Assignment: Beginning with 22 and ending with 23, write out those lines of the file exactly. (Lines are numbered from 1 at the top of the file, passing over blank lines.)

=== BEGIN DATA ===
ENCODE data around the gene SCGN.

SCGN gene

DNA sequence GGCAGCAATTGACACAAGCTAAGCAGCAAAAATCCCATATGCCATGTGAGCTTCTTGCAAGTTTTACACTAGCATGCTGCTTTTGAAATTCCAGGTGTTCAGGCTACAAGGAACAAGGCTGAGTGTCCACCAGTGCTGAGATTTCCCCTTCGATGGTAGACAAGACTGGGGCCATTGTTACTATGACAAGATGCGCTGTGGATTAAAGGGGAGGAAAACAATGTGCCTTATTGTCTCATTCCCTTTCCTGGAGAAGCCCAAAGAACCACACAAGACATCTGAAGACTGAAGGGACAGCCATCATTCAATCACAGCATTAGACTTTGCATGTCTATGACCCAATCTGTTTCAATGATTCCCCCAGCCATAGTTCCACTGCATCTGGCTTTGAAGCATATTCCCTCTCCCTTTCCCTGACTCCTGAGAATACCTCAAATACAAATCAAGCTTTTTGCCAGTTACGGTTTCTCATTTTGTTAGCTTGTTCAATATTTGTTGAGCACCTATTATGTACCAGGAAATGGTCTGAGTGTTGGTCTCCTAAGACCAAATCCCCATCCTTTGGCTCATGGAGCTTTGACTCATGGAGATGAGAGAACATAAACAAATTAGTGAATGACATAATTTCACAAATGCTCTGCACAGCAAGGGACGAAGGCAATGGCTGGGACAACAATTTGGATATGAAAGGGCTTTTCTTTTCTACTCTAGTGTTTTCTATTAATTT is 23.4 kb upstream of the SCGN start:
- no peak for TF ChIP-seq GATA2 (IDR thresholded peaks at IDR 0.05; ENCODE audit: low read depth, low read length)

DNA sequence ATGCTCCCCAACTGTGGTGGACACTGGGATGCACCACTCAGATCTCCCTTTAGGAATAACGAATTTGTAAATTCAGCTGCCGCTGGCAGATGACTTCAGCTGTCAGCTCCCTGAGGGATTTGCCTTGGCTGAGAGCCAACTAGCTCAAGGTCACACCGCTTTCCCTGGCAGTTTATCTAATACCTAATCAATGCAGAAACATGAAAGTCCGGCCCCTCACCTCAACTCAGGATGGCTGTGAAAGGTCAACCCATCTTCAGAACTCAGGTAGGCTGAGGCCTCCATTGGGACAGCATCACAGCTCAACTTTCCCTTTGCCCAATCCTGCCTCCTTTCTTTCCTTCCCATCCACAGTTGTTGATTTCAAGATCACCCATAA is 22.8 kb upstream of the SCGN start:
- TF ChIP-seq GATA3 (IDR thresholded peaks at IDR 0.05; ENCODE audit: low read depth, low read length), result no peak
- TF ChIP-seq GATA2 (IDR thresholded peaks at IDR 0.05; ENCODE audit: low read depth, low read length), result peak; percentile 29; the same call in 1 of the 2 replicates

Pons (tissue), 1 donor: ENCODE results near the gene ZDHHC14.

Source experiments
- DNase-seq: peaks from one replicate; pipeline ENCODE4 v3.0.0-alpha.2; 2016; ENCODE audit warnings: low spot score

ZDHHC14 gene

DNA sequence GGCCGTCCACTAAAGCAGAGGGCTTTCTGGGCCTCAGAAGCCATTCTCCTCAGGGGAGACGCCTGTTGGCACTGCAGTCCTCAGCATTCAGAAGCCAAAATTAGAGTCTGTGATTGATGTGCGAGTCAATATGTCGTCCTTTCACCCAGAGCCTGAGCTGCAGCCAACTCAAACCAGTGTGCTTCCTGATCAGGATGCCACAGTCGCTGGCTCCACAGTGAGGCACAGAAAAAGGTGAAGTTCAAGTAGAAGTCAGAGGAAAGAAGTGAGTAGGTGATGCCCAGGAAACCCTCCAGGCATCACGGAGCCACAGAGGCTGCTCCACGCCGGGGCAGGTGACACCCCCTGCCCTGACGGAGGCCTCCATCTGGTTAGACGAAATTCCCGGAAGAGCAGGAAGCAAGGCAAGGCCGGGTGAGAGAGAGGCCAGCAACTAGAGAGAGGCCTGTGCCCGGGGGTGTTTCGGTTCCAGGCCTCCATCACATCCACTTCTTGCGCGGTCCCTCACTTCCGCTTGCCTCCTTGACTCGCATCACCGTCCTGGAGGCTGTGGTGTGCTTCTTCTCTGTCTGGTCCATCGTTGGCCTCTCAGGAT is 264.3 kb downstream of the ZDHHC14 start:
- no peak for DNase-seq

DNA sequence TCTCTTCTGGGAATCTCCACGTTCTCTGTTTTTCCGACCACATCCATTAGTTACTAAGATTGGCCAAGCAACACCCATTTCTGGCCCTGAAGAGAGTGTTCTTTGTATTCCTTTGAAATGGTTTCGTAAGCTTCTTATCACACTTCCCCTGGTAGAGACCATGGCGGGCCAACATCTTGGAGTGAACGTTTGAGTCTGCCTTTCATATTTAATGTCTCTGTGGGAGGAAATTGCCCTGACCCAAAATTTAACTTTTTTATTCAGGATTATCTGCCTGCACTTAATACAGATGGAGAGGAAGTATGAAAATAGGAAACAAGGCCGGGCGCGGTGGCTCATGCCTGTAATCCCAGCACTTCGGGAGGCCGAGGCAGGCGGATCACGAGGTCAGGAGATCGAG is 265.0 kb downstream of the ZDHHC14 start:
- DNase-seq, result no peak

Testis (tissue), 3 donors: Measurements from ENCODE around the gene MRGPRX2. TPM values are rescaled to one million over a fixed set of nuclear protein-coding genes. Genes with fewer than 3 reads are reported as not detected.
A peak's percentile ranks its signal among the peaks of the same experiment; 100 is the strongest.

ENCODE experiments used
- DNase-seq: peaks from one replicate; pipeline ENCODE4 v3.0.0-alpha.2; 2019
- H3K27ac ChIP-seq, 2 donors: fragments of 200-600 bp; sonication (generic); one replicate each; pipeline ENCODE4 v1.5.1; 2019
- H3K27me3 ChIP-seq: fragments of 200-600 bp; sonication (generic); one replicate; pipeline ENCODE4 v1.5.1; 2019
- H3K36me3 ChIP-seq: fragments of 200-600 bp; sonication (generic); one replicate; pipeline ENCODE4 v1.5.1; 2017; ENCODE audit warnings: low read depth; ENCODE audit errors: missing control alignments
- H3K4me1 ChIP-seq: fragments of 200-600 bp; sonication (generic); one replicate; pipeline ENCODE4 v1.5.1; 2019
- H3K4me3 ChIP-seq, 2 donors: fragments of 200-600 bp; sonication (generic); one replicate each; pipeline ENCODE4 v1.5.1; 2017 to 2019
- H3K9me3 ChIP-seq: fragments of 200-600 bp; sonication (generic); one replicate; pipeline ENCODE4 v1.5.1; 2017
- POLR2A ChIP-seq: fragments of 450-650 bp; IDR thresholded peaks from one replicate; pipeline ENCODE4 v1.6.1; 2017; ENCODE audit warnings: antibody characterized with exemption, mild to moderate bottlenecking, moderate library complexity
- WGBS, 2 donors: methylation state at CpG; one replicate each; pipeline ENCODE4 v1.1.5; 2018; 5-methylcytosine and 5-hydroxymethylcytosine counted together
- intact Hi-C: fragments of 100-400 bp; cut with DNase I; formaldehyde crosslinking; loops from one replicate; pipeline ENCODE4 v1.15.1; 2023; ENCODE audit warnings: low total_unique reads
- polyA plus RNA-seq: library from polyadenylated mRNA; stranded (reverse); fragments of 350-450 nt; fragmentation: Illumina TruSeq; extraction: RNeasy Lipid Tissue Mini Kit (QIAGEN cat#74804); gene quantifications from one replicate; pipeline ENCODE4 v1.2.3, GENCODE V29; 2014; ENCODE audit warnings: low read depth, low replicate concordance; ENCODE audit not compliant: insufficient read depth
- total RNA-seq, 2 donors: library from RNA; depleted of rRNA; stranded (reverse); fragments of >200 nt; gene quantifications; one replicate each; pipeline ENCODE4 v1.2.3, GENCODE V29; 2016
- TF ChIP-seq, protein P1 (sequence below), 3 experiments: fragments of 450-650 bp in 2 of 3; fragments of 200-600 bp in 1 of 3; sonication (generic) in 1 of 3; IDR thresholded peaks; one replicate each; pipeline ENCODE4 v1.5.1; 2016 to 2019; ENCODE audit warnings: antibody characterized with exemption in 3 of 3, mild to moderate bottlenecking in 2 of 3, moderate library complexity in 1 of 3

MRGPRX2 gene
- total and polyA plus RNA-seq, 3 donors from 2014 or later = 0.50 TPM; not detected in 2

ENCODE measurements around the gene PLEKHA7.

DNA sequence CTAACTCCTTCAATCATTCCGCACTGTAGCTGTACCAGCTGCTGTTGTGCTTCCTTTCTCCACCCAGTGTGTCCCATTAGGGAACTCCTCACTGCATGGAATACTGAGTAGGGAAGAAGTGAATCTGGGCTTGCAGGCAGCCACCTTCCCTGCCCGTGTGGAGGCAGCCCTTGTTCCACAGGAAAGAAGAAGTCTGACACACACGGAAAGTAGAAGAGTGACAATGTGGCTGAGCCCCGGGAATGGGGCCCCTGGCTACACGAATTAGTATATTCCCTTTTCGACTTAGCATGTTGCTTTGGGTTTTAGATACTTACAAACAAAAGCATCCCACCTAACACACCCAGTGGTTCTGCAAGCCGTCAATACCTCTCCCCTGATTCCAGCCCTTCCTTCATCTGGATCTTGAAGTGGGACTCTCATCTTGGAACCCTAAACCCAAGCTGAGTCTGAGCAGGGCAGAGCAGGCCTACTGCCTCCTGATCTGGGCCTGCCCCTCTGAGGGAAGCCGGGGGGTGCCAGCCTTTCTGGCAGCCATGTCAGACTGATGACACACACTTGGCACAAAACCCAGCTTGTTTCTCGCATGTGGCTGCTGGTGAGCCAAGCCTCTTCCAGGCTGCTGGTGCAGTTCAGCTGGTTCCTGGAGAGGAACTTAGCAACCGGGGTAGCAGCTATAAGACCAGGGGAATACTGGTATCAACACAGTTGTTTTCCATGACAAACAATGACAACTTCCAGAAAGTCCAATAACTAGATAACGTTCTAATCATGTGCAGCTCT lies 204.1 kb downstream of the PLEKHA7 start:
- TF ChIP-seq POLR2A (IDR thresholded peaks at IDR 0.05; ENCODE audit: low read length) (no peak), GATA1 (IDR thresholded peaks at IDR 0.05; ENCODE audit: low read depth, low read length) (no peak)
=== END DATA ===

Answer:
- H3K36me3 ChIP-seq: fragments of 200-600 bp; sonication (generic); one replicate; pipeline ENCODE4 v1.5.1; 2017; ENCODE audit warnings: low read depth; ENCODE audit errors: missing control alignments
- H3K4me1 ChIP-seq: fragments of 200-600 bp; sonication (generic); one replicate; pipeline ENCODE4 v1.5.1; 2019